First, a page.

Wednesday, March 9th, 2011
My second son just turned 15. To celebrate I took him to NYC to see a show, museum hop, and have some dairy-free soft serve ice cream (a rare and necessary treat for someone who can’t eat anything from a cow).
We didn’t just see any show because, truth be told, I was more excited about that part than he was. We saw Spiderman: Turn Off the Dark, the most expensive Broadway musical ever which wouldn’t be there (to the tune of $64M) if it weren’t for the celebrity of its creators, Bono, The Edge , and wunderkind Julie Taymor, known most widely as the director-designer of The Lion King.
My son’s shown recent interest in design and architecture as a possible career, so this seemed like a potentially inspiring experience for him (while giving dad his Broadway musical fix for the year). Since Bono’s involved, what’s not to get excited about as a father-son outing?
The show was slated to open the week we saw it, but by the time we bought our tickets, the opening had been postponed (yet again) to mid-March. So it remains in “previews,” which is kind of like purgatory for musicals. A “preview” is when a live paid audience is allowed into the theatre so that the creative team has an actual interactive theatrical experience to evaluate in order to determine the show’s readiness to hold said audience.
I won’t say how much we paid, but if you go to their website and look for the cheapest ticket available, you’ll discover how much the new cheap is, and it ain’t cheap. Some of our theatre companions that night paid upwards of $300 a ticket. That’s a pretty staggering sum for a preview of a show that might not make it out of previews.
In the Catholic tradition, you can pray for people while they’re in purgatory in hopes that it will increase their chances of being favorably judged for their eternal destiny. This wouldn’t be the worst idea for Spiderman, as it may take a miracle for this show to make it to Broadway heaven. This may be attributable to the fact that reviewers from all over the world decided to break protocol and judge Spiderman prematurely the week we saw the show, while it was still in preview purgatory. In case you haven’t kept up with the news, the reviews were uniformly bad which may cast Spiderman off Broadway.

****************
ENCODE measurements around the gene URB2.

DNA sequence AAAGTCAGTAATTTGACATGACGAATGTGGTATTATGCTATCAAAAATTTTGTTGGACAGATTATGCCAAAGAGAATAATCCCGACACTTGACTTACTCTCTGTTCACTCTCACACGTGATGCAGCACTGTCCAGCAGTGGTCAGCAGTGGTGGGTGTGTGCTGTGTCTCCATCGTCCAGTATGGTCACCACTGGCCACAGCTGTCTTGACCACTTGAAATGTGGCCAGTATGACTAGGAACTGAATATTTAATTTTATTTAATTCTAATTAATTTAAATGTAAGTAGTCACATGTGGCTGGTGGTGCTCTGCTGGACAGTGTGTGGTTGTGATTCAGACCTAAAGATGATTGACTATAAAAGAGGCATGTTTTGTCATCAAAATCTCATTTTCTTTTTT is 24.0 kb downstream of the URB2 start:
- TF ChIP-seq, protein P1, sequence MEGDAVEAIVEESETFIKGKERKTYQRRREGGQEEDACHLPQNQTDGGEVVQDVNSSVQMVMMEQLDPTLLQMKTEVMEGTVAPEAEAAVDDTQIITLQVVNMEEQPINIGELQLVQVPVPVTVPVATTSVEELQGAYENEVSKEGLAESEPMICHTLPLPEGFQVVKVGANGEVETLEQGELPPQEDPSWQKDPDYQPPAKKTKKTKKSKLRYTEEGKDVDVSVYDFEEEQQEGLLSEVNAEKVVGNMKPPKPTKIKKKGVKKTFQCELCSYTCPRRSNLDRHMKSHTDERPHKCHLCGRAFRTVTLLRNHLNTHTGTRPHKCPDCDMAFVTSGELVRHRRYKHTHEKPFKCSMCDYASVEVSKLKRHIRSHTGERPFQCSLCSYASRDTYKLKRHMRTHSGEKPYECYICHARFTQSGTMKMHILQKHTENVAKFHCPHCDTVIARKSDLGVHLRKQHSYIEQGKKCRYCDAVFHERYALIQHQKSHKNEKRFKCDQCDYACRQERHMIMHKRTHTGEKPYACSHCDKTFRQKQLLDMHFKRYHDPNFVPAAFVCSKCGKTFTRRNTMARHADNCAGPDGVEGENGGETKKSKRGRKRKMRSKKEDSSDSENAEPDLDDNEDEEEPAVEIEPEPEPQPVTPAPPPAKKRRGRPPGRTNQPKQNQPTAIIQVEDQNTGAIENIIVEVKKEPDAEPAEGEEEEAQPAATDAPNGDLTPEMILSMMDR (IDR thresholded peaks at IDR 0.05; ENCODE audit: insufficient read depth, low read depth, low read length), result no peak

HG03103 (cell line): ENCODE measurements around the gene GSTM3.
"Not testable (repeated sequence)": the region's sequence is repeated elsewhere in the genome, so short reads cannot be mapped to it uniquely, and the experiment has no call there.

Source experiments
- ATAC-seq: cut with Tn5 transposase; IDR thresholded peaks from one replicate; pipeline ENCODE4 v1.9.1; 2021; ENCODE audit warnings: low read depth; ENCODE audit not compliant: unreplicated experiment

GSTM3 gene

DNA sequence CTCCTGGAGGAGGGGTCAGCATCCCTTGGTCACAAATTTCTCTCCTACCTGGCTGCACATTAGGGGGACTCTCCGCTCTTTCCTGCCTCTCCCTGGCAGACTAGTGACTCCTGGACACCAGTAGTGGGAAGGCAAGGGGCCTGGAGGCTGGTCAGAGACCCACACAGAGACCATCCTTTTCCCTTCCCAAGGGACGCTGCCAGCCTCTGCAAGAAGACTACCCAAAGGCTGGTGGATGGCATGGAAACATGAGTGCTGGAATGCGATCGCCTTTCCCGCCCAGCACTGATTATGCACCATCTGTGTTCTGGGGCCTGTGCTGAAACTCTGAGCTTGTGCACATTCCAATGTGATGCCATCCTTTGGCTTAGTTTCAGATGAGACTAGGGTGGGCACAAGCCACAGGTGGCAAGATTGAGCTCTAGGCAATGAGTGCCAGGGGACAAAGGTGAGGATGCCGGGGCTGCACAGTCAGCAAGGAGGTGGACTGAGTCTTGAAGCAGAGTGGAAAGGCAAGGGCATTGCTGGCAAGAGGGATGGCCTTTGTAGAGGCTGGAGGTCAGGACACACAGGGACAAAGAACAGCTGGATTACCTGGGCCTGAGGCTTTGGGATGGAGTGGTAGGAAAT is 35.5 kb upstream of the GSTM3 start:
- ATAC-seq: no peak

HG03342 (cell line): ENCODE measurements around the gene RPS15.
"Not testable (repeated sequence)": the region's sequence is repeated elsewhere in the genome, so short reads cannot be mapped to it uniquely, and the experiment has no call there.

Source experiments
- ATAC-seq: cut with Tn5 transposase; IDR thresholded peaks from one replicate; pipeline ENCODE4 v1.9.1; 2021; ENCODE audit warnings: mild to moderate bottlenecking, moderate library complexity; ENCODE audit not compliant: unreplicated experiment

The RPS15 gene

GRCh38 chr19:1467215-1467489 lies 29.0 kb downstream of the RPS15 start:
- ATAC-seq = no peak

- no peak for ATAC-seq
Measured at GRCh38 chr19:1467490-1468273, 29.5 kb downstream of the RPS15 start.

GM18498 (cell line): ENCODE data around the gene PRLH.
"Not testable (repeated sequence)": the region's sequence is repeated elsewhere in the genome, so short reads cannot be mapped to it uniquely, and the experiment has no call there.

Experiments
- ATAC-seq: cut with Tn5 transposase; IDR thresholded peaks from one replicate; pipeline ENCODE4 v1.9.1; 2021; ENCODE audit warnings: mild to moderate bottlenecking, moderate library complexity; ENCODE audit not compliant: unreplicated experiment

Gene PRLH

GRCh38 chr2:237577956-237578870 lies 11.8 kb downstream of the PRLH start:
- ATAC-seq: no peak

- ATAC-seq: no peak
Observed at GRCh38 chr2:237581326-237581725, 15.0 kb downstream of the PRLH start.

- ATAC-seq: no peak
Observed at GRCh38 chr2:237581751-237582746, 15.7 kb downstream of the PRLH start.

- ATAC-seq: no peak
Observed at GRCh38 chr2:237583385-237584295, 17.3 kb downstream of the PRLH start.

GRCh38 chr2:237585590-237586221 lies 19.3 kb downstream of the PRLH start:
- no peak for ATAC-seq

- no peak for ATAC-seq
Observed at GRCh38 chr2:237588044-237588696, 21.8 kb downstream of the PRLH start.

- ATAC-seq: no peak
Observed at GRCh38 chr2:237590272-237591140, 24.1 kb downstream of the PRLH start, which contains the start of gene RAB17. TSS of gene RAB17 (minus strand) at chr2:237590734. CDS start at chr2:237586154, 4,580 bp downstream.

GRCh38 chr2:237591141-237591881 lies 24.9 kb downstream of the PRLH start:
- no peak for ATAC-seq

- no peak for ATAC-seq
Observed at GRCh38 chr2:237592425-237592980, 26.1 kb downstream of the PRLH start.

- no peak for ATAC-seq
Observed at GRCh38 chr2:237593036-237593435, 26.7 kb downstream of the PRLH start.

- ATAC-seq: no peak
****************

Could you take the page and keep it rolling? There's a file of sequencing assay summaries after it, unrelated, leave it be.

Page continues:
If reports are to be believed, the show’s likely demise might also be attributable to director Julie Taymor. Apparently, even after the longest preview run in history, she’s been slow to make the necessary cuts and changes which might help the audience follow the plot better.
So how is it? It’s a glorious mess. Or, put more or less favorably depending upon your perspective, it’s an utterly confusing life-changing experience.
Let’s start by saying that if you’re not inspired to be an architect or designer after watching the Chrysler building grow out of floor and flip over before your very eyes so that you are now looking down from its peak at a traffic jam of moving taxi cabs on Lexington Avenue – LIVE ON STAGE! – you never will be. That was worth a lean over to my son, “That’s amazing!” and his wide-eyed nod. (I’ll keep you posted about his vocational future.)
And then there’s the lady spiders who weave a stage full of gorgeous yellow fabric while swinging on trapeze and singing like a host of celtic angels. As you’d guess, all of Bono and The Edge’s lyrics are literate and thoughtful, and the music is solid and engaging throughout, though one has to wonder in places why is this song here and what’s it supposed to mean.
I can’t say whether it’s worth the purported $20M to fly actors over the audience by adapting the same technology used for the on-field NFL football camera, but I can say it’s invigorating to watch. Yes, that was a person we just saw jump off the balcony and land on the stage. The first such sequence, which surprisingly didn’t occur until 30 or so minutes into the show, got another lean over comment from me: “That’s the beginning of the show!”